Sunday, February 20, 2011

Schedule 40s and other things . . .

There's an old adage in woodworking (and boatbuilding) circles that you can never have too many clamps. My next task was the gluing the hatch spacers to the deck. This would require a substantial number of clamps if to be done correct. I'll admit that my clamp inventory is somewhat lacking. I have a few old c-clamps, some plastic spring clamps and a few bar clamps. And that's it. But, in Moores and Rossel book,  Kayaks You Can Build, (rapidly becoming my Bible) they briefly discuss the use of clamps made from ABS pipe (Schedule 40 is stamped on the side, so hence the name) Simply cut a 3" pipe into 1" sections, then split the ring.  The result looks like this:

Surprisingly, the ABS pipe really wants to retain its original shape so there is a fair bit of holding power. Of course, you are using a bigger number of these clamps which increases the holding power. Also, we're dealing with epoxy and a great deal of pressure is not required - lest we end up starving the join!!

$15.00 of pipe yielded 50 Schedule 40 clamps.

The first use of the new clamps was the gluing of the coaming lips to the spacers. As shown below.

The next step was one that I was both eagerly anticipating yet almost dreading!! I had to cut the holes in the deck for the hatches. I've cut holes in my plastic boat for both a bilge pump and an underdeck hydration system but nothing as drastic as cutting a 16x12 gaping hole!!! I followed the old rule of measure twice, cut once because a wrong cut would mean a MAJOR setback. My camera went missing during the cutting process but all went without incident. I left the holes a little small so that I could enlarge them in a more controlled manner as required.

I used the Schedule 42 clamps again when epoxying the spaces/lip to the underside of the deck. In the images below I only have a few clamps on each piece. I later doubled these amounts.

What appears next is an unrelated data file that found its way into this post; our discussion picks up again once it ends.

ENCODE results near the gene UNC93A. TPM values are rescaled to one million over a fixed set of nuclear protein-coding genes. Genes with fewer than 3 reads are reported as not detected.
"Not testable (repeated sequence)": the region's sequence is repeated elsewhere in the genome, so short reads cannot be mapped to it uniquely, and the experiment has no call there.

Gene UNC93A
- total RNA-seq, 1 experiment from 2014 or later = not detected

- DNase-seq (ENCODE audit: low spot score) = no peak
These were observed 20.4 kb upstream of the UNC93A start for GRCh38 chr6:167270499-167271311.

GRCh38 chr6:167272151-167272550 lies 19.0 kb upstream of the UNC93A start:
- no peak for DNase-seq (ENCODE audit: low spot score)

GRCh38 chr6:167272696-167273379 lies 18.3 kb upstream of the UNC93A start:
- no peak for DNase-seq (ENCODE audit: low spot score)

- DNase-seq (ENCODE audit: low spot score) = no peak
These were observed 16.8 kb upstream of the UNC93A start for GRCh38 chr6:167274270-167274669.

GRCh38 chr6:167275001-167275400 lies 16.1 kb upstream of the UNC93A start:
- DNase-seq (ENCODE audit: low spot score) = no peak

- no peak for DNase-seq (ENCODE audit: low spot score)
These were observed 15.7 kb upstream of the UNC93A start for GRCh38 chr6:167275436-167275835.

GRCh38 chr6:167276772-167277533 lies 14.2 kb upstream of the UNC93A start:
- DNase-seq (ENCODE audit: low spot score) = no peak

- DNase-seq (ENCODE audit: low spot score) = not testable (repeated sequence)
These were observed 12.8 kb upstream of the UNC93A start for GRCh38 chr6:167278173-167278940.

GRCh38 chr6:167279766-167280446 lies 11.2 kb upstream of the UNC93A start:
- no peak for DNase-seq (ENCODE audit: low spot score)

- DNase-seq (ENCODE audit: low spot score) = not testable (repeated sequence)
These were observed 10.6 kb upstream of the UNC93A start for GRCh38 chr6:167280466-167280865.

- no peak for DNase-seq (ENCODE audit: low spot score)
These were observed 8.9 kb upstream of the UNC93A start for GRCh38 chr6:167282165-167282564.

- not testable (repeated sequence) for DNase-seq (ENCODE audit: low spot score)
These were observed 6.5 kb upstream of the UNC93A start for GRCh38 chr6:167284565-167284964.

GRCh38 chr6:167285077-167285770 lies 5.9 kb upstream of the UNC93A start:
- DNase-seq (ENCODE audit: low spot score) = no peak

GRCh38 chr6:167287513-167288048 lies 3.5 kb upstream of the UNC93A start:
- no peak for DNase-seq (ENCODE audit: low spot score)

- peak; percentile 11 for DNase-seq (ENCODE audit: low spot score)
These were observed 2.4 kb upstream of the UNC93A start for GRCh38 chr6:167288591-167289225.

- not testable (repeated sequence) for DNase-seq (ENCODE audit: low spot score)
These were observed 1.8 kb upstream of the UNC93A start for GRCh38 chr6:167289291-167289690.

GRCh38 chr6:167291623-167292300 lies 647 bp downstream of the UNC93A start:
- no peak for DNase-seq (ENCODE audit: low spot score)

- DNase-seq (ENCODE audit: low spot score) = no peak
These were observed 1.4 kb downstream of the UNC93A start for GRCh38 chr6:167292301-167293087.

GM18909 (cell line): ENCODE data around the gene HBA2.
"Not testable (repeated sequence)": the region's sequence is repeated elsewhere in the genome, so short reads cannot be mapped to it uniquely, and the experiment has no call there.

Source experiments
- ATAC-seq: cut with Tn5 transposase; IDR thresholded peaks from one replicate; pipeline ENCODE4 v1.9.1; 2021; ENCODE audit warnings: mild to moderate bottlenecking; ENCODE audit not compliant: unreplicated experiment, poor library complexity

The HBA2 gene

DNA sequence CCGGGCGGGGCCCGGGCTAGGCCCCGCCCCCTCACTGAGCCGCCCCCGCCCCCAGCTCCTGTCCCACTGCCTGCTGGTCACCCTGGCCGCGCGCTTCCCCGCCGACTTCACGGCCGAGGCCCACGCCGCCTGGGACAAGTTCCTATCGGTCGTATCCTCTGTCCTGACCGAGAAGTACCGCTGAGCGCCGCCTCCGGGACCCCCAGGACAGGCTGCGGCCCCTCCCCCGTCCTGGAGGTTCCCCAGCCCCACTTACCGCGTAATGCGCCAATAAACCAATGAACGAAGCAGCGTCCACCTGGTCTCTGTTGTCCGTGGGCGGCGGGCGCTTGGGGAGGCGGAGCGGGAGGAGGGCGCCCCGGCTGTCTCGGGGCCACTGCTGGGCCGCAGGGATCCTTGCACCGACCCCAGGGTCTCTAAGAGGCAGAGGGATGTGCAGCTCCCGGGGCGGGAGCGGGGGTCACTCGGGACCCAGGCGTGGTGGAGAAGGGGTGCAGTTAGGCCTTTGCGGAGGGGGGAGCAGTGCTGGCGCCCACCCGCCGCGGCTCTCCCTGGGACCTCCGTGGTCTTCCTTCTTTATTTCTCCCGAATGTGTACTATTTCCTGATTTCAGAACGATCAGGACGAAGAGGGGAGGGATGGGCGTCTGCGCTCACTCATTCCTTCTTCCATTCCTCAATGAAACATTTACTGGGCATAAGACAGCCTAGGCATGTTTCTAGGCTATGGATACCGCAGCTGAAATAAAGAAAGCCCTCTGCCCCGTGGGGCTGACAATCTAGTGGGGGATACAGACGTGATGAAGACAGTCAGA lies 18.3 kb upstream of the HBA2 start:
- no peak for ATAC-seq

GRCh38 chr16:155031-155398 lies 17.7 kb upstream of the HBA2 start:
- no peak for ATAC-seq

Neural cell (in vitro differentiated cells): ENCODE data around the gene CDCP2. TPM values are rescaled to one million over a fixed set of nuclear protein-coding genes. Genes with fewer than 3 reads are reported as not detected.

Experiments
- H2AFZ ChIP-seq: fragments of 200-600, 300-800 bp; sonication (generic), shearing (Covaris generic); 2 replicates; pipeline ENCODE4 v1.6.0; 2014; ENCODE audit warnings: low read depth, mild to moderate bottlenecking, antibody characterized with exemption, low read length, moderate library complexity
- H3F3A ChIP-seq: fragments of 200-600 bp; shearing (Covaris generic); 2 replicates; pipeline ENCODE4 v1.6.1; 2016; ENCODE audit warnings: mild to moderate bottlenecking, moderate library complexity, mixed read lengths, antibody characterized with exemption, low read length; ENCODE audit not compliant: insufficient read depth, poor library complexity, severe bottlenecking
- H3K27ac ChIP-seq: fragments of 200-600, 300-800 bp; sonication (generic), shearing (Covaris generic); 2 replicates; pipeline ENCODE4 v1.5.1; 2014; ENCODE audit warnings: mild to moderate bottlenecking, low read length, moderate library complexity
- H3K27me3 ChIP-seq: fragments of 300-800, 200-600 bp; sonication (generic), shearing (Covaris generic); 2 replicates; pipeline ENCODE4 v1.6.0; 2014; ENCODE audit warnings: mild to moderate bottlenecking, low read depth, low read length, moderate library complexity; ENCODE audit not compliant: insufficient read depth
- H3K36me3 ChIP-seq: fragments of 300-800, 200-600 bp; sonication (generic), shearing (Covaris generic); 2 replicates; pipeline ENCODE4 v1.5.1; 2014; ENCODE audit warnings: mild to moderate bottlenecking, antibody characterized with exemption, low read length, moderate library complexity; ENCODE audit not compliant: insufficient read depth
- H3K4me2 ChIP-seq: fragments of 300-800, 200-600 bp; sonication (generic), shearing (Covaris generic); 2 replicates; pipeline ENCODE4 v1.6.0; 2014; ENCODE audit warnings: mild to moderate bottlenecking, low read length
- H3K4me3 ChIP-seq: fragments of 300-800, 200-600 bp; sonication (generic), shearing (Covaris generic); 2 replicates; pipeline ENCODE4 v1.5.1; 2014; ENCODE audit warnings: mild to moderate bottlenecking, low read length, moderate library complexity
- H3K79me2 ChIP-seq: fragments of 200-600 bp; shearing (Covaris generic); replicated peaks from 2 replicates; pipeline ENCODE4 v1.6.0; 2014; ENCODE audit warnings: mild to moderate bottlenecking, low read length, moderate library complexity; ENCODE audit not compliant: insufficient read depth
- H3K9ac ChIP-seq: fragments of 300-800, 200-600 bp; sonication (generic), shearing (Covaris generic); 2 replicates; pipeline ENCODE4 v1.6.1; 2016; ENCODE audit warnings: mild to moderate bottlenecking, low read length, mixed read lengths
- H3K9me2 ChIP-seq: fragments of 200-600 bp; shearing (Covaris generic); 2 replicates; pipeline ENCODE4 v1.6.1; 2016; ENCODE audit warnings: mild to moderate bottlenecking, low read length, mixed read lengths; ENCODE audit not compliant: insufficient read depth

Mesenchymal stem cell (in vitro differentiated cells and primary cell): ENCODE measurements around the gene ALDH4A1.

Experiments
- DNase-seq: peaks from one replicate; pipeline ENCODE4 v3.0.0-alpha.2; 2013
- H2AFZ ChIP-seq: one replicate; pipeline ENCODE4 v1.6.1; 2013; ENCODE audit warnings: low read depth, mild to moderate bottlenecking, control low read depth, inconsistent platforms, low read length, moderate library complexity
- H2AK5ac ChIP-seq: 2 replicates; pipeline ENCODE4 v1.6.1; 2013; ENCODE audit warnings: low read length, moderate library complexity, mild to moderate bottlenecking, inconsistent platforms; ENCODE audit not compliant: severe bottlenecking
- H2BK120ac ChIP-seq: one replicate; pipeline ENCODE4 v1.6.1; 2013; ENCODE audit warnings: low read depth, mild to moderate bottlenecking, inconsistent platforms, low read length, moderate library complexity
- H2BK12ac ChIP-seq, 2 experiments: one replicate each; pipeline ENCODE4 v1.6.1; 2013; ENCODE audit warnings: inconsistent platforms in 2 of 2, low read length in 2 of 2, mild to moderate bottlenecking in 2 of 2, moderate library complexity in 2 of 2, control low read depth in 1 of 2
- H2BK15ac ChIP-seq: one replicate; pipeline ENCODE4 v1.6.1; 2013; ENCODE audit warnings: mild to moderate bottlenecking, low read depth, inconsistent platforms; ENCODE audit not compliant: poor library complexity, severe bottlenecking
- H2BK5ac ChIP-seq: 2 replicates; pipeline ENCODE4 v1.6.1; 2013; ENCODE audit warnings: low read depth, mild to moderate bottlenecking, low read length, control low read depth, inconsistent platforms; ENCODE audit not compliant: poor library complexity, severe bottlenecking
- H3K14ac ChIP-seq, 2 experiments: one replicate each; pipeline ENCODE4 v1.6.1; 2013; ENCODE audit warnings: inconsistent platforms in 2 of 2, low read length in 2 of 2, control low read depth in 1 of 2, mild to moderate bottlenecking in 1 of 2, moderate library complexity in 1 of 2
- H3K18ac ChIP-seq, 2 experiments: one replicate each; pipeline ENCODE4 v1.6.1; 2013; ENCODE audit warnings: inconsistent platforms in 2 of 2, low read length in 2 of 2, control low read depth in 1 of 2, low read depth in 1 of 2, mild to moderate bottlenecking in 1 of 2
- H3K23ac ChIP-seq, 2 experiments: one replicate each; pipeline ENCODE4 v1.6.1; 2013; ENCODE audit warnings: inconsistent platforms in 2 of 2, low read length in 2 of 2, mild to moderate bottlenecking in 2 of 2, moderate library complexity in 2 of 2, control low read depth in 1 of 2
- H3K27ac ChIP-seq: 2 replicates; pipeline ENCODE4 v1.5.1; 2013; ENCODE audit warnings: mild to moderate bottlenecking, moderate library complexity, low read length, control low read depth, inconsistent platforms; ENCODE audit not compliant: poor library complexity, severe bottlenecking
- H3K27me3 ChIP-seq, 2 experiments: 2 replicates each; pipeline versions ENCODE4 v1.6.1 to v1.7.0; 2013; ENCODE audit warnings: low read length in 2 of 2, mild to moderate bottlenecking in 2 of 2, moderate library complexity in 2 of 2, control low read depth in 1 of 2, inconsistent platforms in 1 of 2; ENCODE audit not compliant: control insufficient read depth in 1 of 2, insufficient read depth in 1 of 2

Rear and day hatch.

Fwd hatch showing compass recess.

That's a lot of clamps!!

Since I was cutting holes for the hatches, I figured I'd do the compass recess while I was at it. Again the camera was AWOL but I do have pictures of the recess in place. Again, I cut the hole too small and used a rasp and sandpaper to slowly bring it to a perfect fit. I will fillet the underside for added strength.

I glued the spacers in on Sunday AM and left them for the day to dry. Later in the evening I decided to take the clamps off. Of course this lead to some "experimental" sanding and cutting to see how how hard it will be to get a neat looking job. It was not a daunting task at all. The 4 mm deck is easy to cut and shape. I set to the front hatch and after about 30 minutes I almost had a final product.

After some shaping.

Coaming laid in place.

Coaming and hatch laid in place.

It was getting near bedtime for the rest of the family so I decided to lay off the sanding and call it a day. I wanted to get an idea of how the whole project was looking so I popped the deck back on the hull and here's what it looks like thus far. I'm a happy builder!!

1 comment:

  1. That's what I meant by "not for the faint of heart" - cutting holes in the deck. Now, you do need time on the water!

    Tony :-)